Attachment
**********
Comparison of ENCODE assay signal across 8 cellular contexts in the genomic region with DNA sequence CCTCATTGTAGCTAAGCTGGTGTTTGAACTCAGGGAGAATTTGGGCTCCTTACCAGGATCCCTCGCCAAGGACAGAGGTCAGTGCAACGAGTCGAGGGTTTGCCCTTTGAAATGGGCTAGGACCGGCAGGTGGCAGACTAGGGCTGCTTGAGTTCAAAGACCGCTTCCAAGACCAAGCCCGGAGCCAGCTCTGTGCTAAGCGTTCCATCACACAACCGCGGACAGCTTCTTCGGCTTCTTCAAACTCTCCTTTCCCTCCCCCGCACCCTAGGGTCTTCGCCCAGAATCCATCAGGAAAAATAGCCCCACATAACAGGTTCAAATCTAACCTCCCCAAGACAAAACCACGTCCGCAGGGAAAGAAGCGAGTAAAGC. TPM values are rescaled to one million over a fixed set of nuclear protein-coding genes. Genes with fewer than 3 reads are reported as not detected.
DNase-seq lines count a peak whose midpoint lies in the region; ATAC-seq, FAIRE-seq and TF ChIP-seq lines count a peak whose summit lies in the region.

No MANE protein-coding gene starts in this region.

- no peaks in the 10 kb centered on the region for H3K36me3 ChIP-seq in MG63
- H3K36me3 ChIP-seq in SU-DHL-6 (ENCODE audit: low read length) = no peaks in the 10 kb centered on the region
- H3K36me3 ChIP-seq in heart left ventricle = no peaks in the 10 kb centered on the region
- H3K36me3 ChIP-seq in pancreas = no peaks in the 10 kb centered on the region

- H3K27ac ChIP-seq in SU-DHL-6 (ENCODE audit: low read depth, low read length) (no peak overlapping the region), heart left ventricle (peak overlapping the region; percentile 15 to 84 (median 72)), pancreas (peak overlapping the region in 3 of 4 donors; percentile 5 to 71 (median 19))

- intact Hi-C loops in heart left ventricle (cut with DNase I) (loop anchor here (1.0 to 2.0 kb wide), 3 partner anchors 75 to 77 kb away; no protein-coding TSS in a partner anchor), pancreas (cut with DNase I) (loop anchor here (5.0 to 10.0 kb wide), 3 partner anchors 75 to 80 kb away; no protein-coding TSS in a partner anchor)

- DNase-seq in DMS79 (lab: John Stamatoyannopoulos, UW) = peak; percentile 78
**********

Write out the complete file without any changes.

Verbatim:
Comparison of ENCODE assay signal across 8 cellular contexts in the genomic region with DNA sequence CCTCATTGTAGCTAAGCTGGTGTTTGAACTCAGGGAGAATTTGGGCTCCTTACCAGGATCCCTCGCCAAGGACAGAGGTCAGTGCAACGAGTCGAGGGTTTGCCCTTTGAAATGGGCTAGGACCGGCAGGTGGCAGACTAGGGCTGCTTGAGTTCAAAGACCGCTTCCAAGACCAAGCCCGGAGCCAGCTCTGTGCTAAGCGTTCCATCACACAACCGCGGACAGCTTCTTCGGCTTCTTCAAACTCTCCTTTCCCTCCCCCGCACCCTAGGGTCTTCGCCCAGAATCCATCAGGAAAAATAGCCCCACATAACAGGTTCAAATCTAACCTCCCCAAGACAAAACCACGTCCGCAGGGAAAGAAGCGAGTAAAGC. TPM values are rescaled to one million over a fixed set of nuclear protein-coding genes. Genes with fewer than 3 reads are reported as not detected.
DNase-seq lines count a peak whose midpoint lies in the region; ATAC-seq, FAIRE-seq and TF ChIP-seq lines count a peak whose summit lies in the region.

No MANE protein-coding gene starts in this region.

- no peaks in the 10 kb centered on the region for H3K36me3 ChIP-seq in MG63
- H3K36me3 ChIP-seq in SU-DHL-6 (ENCODE audit: low read length) = no peaks in the 10 kb centered on the region
- H3K36me3 ChIP-seq in heart left ventricle = no peaks in the 10 kb centered on the region
- H3K36me3 ChIP-seq in pancreas = no peaks in the 10 kb centered on the region

- H3K27ac ChIP-seq in SU-DHL-6 (ENCODE audit: low read depth, low read length) (no peak overlapping the region), heart left ventricle (peak overlapping the region; percentile 15 to 84 (median 72)), pancreas (peak overlapping the region in 3 of 4 donors; percentile 5 to 71 (median 19))

- intact Hi-C loops in heart left ventricle (cut with DNase I) (loop anchor here (1.0 to 2.0 kb wide), 3 partner anchors 75 to 77 kb away; no protein-coding TSS in a partner anchor), pancreas (cut with DNase I) (loop anchor here (5.0 to 10.0 kb wide), 3 partner anchors 75 to 80 kb away; no protein-coding TSS in a partner anchor)

- DNase-seq in DMS79 (lab: John Stamatoyannopoulos, UW) = peak; percentile 78